1. Blood tests - mainly measurements of plasma or urine catecholamines and metanephrines as well as methoxytyramine. If necessary the clonidine suppression test can be carried out.
  2. Standard imaging tests - Non-investigational imaging tests include computed tomography (CT), magnetic resonance imaging (MRI), sonography, and 123I-MIBG scintigraphy and FDG (positron emission tomography) PET/CT. These scans may be done before and/or after surgical removal of pheochromocytoma.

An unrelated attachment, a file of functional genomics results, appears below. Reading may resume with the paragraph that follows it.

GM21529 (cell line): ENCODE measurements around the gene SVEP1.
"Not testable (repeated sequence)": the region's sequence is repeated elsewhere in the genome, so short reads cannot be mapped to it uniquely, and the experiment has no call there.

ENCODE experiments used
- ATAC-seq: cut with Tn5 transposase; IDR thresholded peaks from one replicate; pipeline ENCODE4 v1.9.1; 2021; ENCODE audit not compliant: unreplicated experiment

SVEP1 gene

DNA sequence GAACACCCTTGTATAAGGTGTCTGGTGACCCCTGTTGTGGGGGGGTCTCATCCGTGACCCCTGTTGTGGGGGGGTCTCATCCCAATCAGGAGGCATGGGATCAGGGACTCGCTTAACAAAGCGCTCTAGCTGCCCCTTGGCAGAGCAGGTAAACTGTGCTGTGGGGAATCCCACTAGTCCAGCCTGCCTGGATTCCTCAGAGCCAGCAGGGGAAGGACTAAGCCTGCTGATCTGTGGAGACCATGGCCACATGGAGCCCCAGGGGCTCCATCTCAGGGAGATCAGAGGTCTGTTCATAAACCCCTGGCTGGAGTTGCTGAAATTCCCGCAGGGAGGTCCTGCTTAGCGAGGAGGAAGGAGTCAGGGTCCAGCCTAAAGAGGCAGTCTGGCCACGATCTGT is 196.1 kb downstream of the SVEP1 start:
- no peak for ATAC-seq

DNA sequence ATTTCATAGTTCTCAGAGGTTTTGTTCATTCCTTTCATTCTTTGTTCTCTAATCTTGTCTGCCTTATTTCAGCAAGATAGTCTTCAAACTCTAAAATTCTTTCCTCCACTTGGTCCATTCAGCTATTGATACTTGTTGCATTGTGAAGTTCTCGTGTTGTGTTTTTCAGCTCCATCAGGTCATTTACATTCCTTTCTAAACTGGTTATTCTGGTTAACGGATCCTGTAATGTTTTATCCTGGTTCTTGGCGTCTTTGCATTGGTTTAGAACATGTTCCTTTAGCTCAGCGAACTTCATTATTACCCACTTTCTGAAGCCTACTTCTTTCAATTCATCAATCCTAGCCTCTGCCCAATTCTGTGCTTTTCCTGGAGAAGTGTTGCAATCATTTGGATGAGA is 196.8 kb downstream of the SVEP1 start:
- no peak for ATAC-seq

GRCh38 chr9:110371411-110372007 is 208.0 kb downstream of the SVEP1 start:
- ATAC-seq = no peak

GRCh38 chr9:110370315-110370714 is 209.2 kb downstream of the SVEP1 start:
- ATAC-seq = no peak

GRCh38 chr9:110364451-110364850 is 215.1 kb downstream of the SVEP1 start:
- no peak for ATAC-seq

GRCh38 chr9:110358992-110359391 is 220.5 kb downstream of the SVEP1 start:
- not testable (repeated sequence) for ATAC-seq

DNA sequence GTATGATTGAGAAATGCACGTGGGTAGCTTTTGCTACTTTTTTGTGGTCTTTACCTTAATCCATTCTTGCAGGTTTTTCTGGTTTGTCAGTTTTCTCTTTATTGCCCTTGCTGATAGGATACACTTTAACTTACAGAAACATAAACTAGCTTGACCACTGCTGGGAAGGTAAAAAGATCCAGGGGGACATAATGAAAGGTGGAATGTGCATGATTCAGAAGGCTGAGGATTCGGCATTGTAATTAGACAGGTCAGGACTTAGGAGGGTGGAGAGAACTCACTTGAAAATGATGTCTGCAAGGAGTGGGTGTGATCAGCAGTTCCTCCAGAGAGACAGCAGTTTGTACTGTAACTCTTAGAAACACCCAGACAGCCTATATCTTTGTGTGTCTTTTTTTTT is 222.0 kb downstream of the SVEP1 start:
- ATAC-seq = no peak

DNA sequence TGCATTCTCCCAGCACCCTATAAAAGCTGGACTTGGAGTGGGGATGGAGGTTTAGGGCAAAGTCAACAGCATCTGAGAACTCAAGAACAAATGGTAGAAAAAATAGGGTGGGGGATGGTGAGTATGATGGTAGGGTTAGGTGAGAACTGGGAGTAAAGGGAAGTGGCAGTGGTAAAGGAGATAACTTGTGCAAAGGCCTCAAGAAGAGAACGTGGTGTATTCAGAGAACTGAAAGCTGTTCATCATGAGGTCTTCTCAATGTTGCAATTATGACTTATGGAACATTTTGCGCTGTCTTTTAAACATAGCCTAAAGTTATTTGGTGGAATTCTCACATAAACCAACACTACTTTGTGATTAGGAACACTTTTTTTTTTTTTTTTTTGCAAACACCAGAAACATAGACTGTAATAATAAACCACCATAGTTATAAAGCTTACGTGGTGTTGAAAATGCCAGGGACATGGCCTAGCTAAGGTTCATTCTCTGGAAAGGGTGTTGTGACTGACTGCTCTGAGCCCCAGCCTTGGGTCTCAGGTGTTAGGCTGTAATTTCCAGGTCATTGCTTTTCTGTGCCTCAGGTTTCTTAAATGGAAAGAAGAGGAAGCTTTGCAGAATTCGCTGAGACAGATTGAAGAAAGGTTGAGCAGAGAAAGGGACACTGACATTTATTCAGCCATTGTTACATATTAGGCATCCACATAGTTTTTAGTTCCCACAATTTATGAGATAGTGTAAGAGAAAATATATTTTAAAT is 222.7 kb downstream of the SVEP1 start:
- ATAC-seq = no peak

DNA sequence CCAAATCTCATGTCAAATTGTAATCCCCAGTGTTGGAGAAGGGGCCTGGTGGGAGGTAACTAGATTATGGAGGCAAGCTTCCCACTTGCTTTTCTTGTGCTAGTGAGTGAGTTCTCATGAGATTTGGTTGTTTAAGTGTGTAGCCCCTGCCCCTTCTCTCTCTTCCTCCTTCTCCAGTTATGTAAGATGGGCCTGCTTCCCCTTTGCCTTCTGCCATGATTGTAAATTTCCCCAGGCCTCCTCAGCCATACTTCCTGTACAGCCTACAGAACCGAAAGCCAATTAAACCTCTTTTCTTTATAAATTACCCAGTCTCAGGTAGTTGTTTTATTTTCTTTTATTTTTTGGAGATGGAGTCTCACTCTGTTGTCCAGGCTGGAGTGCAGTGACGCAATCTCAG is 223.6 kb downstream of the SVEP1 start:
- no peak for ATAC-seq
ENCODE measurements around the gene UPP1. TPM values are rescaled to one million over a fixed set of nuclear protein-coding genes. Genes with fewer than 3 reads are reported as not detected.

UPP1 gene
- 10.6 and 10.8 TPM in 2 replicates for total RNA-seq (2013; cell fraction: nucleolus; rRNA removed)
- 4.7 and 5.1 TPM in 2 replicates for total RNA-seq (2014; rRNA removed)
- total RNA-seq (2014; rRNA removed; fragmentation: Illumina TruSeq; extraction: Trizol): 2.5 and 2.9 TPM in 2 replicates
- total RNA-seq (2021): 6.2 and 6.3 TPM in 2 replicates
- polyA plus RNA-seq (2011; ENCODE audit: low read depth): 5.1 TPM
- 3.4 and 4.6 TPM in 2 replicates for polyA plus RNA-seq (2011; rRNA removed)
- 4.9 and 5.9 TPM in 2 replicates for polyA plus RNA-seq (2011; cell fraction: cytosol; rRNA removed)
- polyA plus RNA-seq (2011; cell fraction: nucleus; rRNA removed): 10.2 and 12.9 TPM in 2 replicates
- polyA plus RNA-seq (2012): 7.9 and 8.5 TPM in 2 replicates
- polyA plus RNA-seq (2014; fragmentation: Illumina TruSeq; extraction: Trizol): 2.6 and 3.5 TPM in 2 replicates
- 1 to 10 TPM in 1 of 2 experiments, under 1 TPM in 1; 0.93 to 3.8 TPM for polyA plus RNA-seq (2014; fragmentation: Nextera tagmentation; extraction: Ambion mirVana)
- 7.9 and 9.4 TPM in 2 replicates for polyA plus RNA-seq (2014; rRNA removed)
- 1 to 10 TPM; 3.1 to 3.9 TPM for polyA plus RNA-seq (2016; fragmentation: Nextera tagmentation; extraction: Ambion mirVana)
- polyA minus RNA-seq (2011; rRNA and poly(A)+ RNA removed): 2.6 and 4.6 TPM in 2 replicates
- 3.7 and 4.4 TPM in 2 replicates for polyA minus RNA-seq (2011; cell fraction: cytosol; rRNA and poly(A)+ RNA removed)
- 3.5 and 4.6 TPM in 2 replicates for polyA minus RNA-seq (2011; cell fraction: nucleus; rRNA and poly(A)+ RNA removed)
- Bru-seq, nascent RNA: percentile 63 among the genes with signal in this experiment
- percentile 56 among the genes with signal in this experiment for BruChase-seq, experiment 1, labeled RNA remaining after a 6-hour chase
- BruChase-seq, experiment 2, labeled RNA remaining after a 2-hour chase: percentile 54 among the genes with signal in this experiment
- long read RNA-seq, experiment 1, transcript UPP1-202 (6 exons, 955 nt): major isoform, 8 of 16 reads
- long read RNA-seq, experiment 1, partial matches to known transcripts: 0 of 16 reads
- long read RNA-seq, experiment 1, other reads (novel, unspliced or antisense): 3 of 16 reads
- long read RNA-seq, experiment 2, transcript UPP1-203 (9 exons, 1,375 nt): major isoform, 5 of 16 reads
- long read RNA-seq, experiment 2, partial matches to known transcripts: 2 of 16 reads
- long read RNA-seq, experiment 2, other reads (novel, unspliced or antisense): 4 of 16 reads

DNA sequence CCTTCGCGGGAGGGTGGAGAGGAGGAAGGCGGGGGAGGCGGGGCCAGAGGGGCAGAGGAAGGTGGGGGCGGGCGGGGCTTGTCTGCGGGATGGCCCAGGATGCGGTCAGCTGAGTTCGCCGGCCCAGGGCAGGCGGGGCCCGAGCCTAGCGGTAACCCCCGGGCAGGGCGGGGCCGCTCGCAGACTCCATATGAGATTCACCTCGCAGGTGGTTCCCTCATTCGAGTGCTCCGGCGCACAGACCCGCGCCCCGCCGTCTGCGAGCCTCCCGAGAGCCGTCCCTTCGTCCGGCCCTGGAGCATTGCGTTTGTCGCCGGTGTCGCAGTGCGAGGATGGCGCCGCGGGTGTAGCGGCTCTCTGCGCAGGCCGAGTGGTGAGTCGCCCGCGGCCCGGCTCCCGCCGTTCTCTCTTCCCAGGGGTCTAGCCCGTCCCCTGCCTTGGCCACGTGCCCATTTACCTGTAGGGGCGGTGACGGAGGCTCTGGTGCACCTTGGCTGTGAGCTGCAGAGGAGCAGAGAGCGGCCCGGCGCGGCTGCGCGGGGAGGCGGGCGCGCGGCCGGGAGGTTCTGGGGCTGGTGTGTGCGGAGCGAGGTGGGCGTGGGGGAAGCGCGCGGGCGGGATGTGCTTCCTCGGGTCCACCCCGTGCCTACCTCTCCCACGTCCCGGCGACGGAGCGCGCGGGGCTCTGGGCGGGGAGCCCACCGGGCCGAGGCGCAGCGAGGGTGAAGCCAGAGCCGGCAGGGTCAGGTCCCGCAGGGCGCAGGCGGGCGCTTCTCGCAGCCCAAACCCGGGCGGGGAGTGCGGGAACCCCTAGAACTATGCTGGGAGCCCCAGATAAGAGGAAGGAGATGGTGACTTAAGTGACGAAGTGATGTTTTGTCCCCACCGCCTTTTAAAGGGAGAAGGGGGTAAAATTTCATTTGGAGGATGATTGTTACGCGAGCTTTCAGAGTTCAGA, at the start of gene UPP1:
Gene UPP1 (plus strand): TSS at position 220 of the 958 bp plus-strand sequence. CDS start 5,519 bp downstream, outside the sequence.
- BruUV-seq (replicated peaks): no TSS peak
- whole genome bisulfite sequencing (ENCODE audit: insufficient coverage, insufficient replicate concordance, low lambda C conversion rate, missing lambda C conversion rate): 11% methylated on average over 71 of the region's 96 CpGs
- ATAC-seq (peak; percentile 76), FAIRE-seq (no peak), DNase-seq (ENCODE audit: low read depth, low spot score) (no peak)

3. Research PET scanning is done using an injection of radioactive compounds. Patients may undergo 18F-FDOPA, 18F-DA, as well as 68Ga-DOTATATE PET/CT . Each scan takes up to about 2 hours.
  4. Genetic testing - A small blood sample is collected for DNA analysis and other analyses.

Condition or disease

Detailed Description: